Oxygen Equipment Provider Pays $11.4 Million To Resolve False Claims Act Allegations
For Immediate Release
U.S. Attorney's Office, Northern District of California
SAN FRANCISCO – Braden Partners, L.P., doing business as Pacific Pulmonary Services, has agreed to pay $11.4 million to resolve allegations against it and its general partner, Teijin Pharma USA LLC, for violating the False Claims Act. The government has accused the entities of submitting claims for reimbursement to Medicare and other federal healthcare programs in violation of program rules and as part of a cross-referral kickback scheme with sleep clinics. The announcement was made by U.S. Attorney Brian J. Stretch, Acting Assistant Attorney General for the Justice Department’s Civil Division Chad A. Readler, and Special Agent in Charge of the Office of Inspector General for the U.S. Department of Health and Human Services Steven J. Ryan.
California-based Pacific Pulmonary Services furnishes stationary and portable oxygen tanks and related supplies, and sleep therapy equipment, such as Continuous Positive Airway Pressure, Bilevel Positive Airway Pressure masks and related supplies, to patients’ homes in California and other states. The government alleges that, beginning in about 2004, Pacific Pulmonary Services began submitting claims to the Medicare, TRICARE and Federal Employee Health Benefits programs for home oxygen and oxygen equipment without obtaining a physician authorization, as required by program rules. Further, beginning in 2006, certain of the company’s patient care coordinators also allegedly agreed to make patient referrals to sleep testing clinics in exchange for those clinics’ agreement to refer patients to Pacific Pulmonary Services for sleep therapy equipment.
“The United States Attorney’s Office is committed to taking all appropriate action against companies that disregard patients’ medical needs in pursuit of company profits,” said U.S. Attorney Stretch. “Patients in federal health care programs expect and deserve medical care that is free from any undue influence and complies with the program safeguards that are in place to protect patients.”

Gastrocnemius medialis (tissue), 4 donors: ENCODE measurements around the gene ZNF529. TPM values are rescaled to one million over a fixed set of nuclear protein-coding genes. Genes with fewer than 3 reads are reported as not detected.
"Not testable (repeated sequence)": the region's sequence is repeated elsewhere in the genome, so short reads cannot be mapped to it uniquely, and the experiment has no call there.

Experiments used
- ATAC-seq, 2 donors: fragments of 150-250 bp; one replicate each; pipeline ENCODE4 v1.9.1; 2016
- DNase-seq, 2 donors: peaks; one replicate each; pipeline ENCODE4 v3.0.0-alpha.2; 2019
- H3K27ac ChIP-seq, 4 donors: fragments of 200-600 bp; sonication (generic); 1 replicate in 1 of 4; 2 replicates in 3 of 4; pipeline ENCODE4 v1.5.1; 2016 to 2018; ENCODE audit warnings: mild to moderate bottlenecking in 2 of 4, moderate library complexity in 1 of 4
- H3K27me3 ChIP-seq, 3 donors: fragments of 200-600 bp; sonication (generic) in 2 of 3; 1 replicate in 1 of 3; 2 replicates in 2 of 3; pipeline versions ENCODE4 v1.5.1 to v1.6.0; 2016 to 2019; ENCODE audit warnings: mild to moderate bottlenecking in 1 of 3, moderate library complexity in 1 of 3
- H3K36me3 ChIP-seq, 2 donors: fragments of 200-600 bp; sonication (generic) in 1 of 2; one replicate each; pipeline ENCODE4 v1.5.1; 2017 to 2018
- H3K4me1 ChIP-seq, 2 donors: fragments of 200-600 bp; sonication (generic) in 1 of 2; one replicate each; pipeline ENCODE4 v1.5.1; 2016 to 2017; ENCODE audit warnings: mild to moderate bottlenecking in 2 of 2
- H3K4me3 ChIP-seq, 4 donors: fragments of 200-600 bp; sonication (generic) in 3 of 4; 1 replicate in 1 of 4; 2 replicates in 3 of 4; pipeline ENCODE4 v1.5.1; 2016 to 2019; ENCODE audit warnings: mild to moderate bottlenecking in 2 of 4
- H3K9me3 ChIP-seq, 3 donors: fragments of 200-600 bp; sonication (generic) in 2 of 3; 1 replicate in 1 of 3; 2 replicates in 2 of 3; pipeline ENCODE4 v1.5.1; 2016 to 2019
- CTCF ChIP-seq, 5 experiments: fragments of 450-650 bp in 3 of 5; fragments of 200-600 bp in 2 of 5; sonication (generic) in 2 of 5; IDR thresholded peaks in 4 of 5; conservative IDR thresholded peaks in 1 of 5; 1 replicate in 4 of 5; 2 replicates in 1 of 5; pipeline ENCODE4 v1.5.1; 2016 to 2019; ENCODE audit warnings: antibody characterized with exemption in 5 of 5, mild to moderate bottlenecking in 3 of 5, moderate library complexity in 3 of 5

“This settlement demonstrates our tenacity in pursuing health care providers who seek to take advantage of federal healthcare programs,” said Acting Assistant Attorney General Readler. “Providers who cut corners and pay kickbacks should be aware that they may face serious consequences.”
“Home oxygen equipment and related supplies are some of the most fraudulently billed items of durable medical equipment,” said Special Agent in Charge Ryan. “Medicare suppliers more concerned with profits than compliance will be met with investigation and enforcement.”
The settlement resolves allegations filed in a lawsuit by a former sales representative of Pacific Pulmonary Services, in federal court in San Francisco, California. The lawsuit was filed by Manuel Alcaine under the qui tam, or whistleblower, provisions of the False Claims Act, which permit private individuals to sue on behalf of the government for false claims and to share in any recovery. The Act also allows the government to intervene and take over the action, as it did in this case. In this case, Mr. Alcaine will receive $1,824,000 of the recovered funds.
Assistant U.S. Attorney Gioconda Molinari handled the case with the assistance of Tiffani Chiu. The settlement was the result of a coordinated effort by the United States Attorney’s Office, the Civil Division of the Department of Justice, the Health and Human Services Office of Inspector General, and the various other agencies that administer the federal health care plans at issue.
The claims resolved by the settlements are allegations only; there has been no determination of liability.
Updated June 22, 2017
Health Care Fraud